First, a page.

I remember the sticky sweet smell of blueberry pie
filling grandma’s kitchen when we told her, and the hushed
smile when she saw the ring.
She pulled me close and whispered her approval:
You caught yourself a good one, girl. I’m glad. You deserved it.
I remember the hardwood floors, and the way we danced
in the living room before the children came–and still do
as they’re sleeping.
I remember the fish in the bathroom wall. The swirling blue
we painted below it. Our faces aglow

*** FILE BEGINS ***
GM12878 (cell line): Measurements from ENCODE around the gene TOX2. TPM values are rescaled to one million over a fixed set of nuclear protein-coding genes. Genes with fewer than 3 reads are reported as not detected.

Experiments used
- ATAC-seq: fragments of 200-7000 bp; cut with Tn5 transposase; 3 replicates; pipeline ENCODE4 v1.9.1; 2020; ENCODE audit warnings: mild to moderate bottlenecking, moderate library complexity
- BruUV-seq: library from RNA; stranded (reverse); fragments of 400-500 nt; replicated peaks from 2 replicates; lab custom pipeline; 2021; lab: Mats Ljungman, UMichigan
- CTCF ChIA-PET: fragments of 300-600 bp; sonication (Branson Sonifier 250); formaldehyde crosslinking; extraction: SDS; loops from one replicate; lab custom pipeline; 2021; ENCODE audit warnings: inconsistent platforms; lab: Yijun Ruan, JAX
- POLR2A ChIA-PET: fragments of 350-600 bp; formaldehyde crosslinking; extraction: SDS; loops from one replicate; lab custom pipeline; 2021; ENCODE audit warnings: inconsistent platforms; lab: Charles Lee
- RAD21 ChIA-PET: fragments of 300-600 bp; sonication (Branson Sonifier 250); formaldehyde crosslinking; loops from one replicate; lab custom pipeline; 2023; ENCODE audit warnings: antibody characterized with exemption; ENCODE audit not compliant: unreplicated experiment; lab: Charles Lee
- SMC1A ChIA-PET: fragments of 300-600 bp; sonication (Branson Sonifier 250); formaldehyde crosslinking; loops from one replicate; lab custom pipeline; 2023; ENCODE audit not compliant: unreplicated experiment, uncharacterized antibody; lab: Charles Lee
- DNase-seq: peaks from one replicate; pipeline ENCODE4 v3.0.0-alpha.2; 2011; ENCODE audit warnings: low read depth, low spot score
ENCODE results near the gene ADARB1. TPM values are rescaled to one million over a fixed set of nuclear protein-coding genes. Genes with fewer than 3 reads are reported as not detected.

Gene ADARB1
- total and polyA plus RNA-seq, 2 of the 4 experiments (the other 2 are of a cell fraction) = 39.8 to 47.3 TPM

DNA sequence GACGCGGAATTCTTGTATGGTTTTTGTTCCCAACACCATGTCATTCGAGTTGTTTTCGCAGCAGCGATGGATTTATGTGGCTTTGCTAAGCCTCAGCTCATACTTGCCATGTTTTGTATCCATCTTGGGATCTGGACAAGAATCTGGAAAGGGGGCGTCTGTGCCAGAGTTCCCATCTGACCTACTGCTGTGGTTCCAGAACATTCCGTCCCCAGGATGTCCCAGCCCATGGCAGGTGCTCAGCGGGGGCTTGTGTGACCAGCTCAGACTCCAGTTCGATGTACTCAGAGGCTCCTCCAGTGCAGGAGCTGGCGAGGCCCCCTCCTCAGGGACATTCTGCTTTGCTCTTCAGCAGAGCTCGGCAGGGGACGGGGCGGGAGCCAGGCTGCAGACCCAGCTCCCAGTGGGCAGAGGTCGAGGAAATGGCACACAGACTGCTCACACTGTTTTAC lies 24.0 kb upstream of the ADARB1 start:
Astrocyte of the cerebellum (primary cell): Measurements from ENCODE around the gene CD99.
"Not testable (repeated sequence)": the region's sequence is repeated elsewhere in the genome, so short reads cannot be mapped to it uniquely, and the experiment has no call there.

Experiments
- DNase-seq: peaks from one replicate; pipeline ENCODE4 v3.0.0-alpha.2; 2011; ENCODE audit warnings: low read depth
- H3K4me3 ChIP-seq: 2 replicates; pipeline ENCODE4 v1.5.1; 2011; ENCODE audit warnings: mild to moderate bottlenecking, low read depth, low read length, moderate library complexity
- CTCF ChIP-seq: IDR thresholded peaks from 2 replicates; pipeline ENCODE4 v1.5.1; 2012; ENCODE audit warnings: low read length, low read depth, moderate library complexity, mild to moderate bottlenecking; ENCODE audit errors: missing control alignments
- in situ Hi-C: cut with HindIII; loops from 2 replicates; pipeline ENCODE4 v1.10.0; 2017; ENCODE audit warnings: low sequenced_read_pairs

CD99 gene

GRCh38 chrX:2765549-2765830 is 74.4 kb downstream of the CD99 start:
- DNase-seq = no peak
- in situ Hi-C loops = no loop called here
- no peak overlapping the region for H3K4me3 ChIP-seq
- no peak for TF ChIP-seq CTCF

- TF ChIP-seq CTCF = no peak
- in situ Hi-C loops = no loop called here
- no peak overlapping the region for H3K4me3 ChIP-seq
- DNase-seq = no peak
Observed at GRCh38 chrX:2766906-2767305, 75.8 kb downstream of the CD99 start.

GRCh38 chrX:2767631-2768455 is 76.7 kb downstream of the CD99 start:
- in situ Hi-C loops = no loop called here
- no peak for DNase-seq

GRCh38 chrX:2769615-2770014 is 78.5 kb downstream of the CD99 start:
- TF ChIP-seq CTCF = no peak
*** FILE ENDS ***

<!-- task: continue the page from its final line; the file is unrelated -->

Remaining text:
waiting to see the awe and wonder
of our children in their own aquarium.
I remember the way you first held my hand:
slow and gentle,
afraid to be touched but hovering to touch mine.
You warmed to a long sought-after embrace,
mellowed by wrinkles and tears, strengthened
by a life well lived together.
Now your hand is paper thin; a ghost in mine.
I hold the vapor of you, relive
every memory of our shared past, wish
I had you sooner, thank
God that I didn’t miss you–
that you were mine!